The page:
Bahr also described reasoning for ending ESS. He presented historical data indicating that the number of students accepting ESS has “ballooned in recent years,” from less than one percent in 1985 (when ESS began) to nearly 25% in 2019 (the most recent year ESS was offered). 

Students with ESS are able to declare a major as first years and usually have access to a faculty advisor in the major. Additionally, the credit limit is removed for students with ESS, and they are graded under regular grading as opposed to A/B/C/NR.  

Bahr said that surveyed ESS students “overwhelmingly” wanted to exceed the credit limit. Data from academic years 2018 and 2019 showed that over one third of ESS students took exactly 60 units, and around one third took more than 60 units. 

Bahr said that in Spring 2020, without ESS, about as many students chose to take 48 units as those who took 60, and that there was “no significant difference between students who would have been eligible for ESS versus those who would not have.”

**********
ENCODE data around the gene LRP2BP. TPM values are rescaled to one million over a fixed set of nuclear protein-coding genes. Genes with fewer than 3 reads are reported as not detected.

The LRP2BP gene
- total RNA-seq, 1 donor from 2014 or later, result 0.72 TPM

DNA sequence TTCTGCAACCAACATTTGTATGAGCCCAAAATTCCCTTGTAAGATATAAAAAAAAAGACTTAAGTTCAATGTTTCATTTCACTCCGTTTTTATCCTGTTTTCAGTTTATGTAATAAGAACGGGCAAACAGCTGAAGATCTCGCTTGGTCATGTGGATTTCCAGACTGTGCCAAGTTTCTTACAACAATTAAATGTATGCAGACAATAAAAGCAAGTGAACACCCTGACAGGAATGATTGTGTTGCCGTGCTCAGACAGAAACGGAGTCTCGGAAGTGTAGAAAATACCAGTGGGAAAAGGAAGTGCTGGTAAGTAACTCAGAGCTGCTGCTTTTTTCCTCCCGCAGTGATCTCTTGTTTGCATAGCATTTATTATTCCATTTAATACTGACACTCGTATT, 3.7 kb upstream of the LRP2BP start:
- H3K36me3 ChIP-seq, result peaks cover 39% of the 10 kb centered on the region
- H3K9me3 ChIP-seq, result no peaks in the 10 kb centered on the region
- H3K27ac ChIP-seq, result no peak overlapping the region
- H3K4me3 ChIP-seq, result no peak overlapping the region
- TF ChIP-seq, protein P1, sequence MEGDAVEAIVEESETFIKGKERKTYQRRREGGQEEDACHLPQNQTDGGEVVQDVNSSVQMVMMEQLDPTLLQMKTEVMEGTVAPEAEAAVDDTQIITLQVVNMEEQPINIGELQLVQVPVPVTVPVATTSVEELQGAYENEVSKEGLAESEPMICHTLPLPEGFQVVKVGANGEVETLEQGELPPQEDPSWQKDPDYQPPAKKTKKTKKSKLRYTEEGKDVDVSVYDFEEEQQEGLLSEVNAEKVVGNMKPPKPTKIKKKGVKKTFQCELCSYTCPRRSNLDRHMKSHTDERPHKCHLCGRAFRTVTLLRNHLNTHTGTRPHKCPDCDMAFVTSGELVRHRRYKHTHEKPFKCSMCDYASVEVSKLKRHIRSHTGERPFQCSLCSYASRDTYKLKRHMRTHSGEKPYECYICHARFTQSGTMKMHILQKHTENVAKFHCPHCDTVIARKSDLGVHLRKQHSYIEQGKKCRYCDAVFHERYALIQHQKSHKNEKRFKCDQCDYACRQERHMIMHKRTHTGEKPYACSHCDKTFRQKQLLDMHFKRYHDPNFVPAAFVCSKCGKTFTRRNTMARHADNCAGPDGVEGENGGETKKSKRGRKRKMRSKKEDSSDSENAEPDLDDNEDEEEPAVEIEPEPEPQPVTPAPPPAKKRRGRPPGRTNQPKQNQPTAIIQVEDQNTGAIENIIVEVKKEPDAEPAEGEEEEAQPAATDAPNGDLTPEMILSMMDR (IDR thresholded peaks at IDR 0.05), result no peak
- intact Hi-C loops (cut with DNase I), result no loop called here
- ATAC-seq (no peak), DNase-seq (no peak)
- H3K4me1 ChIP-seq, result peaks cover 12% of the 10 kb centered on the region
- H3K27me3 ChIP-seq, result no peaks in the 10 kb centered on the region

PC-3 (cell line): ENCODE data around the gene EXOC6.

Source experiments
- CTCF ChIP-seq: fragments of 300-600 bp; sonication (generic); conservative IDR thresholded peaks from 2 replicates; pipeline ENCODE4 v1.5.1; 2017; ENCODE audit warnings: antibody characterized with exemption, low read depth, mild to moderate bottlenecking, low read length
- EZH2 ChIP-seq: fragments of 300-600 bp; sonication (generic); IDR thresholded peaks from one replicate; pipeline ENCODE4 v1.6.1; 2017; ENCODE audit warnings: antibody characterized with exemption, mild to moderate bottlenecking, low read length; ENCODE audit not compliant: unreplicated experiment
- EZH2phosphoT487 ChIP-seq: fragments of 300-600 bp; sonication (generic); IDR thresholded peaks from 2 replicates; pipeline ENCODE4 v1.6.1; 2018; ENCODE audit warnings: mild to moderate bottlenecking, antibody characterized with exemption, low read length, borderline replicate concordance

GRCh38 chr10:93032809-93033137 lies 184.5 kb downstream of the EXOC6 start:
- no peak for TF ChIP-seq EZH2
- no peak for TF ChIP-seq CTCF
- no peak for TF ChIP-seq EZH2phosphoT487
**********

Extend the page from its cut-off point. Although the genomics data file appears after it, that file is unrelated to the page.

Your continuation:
Bahr added that while increasing the credit limit to 60 could result in additional stress, first years will be able to use A/B/C/NR and flexible P/NR as safety nets. Additionally, “most MIT students sign up for 60 or more units at some point,” so being able to test the limits with the first-year safety nets in place “makes sense.”

Additionally, for students who would have wanted to take more than 60 units through ESS, “MIT offers a lot of great ways of spending one’s time outside the formal classroom,” including research, clubs, and athletics. Bahr said that having a 60-unit limit “make spaces” for students to “seek out some of those opportunities that they might not have gravitated toward under ESS.”

Member of the CUP Professor Steven Leeb disagreed with the increase in units for the credit limits, saying that the increase to 54 units would “encourage departments to create new six unit classes that will become de facto GIR and major requirements,” even once the experiment is over. Additionally, Leeb said that taking a full 60 units could become a “de facto requirement for students” and that eliminating ESS is not “a rational response” to students being unprepared to use ESS units wisely.

Leeb urged faculty to consider the proposal carefully before its formal presentation at the April faculty meeting and vote at the May faculty meeting.